See Overview 2013

Tess Homan (promotion date: 25 September 2013)

Fine sand in motion: The influence of interstitial air.

Promotion date: September 25.

Promotor: Prof.dr. Deveraj van der Meer

Assistant Promotor: Prof.dr. Detlef Lohse

The events that are visible above a very loose sand bed after the impact of a metal ball are very similar to the ones seen after impact on a deep water layer. Upon impact, a splash is formed and sometime later a jet shoots up out of the sand. The last visible event is a granular eruption.

X-ray experiments visualize the events below the surface. After impact the ball penetrates the sand creating an air cavity behind it. The walls of the cavity start moving towards each other and when they touch, a jet shoots up and an air bubble is entrained. The bubble rises to the surface where it causes the eruption.

The setup also allows for measurements of minute changes in the packing fraction, from which we learn that the sand in front and to the sides of the ball is compactified while the ball moves down. Subsequently, the collapse of the cavity accounts for a strongly compactified region whereas the rising bubble deposits the sand in a relatively loose fashion.

In another experiment the whole sand bed is made to collapse using a shock against the wall of the container. This process is so fast that air has not enough time to diffuse out of the bed and is therefore pressurized inside the compactified bed. The amount the bed collapses depends on the shock strength and, interestingly, also on the ambient pressure. For lower air pressures in the container the bed collapses less, indicating that air has a lubricating effect on the friction between the grains.

In experiments using a linear motor, the force that needs to be applied to push a ball into the sand increases linearly with depth. However, its magnitude depends strongly on the intruder velocity: for low velocities a larger force is needed to push the ball into the sand. This can be explained by the air that is trapped in the compactified region in front of the ball at higher velocities, which locally increases the air pressure and reduces the drag experienced by the ball.

Was your research application driven or more fundamental in nature?

My research was highly fundamental and experimental. By performing some original and creative experiments, we were able to show some features pointed out by theoretical predictions and presumptions made from them. We showed that after the impact of an object in a granular bed, air trapped in a local compactified region in front of the ball causes significant drag reduction.

By nature, granular substances are quite difficult to study as a lot of parameters are involved. The bulk can behave as a fluid, from which it can suddenly switch to solid phase behavior. This makes granular phenomena hard to predict beforehand. Knowledge built-up is still hoped-for as lots of bulk products in the world are granular in its form. Often problems occur in transporting granular products through pipes, or when transhipment is taking place.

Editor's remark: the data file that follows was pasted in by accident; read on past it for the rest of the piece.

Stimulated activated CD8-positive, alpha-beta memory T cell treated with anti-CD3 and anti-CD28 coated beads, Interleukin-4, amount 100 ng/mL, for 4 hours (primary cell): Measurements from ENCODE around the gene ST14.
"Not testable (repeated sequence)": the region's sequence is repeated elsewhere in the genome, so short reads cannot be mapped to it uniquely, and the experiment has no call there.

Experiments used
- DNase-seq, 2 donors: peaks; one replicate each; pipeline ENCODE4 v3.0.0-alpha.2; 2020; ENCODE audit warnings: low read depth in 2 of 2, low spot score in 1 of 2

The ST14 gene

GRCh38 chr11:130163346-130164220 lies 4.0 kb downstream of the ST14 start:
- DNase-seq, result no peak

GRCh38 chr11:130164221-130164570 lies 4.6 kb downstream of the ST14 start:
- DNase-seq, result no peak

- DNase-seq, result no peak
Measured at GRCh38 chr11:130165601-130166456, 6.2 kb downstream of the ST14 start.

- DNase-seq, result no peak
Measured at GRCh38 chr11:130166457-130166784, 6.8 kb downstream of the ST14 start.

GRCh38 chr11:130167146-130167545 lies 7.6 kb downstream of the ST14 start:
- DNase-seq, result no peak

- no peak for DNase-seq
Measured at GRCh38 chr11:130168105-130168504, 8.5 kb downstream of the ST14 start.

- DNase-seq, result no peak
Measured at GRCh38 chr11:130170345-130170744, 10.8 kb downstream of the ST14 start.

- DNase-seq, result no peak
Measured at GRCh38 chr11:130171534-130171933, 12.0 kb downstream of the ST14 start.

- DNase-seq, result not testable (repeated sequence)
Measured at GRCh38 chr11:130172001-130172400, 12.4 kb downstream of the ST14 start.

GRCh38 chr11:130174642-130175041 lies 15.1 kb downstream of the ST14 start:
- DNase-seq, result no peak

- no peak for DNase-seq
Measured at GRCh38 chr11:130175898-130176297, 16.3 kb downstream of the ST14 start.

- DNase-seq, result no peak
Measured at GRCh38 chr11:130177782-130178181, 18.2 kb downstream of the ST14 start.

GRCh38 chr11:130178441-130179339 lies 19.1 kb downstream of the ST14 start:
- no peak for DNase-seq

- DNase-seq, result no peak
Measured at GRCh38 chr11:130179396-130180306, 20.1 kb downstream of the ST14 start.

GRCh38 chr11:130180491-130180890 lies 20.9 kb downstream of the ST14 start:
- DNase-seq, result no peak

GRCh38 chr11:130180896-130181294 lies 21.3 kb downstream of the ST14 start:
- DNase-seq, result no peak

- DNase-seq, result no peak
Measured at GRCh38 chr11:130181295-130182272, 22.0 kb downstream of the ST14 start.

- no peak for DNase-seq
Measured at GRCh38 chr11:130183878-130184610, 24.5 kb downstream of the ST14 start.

In this research quantifying the compactified sand bed was done in a special way. We collaborated on this with a research group in Delft, looking through the sand bed using a specially developed X-ray setup. We could view the air cavities inside the bed and the sand density changes in a fifteen centimetre setup, in a high resolution.

Actually, measuring the diminishing drag force needed to pull the ball through a ‘loose’ bed was very exciting. Of course we were hoping to come up with a result in this direction, but we never thought the effect would be this overwhelming in magnitude. The experiments showing no dependence on velocity at reduced ambient pressure, were even more special in my personal experience.

This project was a kind of twin-project, so to say. There is a collaboration with a PhD-student in Eindhoven who simulates the processes involved. A one to one comparison between the experiments and the simulations will be made in the near future. After this, certain parameters can be changed in the simulation that we are not able to vary in the real world.

What are your future plans?

I am very pleased to start a post-doc position here for the next four months to come. In this period I can finish some key experiments and get some articles published as a result of my PhD project.

After that, I am planning to stay in academic research. I discovered that performing research suits me very well, especially getting the maximum result from the data obtained. Here a lot of creativity is involved also, as one cannot collect all kinds of results a researcher could wish for.

Also I like teaching and accompanying students and young researchers. It is very rewarding to help them out with the questions they come up with, really trying to understand them and finding a language to explain them. Transferring one’s expertise towards ambitious and enthusiastic pupils is very rewarding. Perhaps I end up as a teacher one day when an academic career should end.

What, in your opinion, is needed for Mesa+ to stay successful in future?

I was not involved in the Mesa+ community very much. However, I learned a lot from the interesting foreign speakers, coming to Mesa+. This I perceived as very inspirational and special. Although the field of research might be different from your own, one can learn a great deal from them. I guess, that applies to everyone.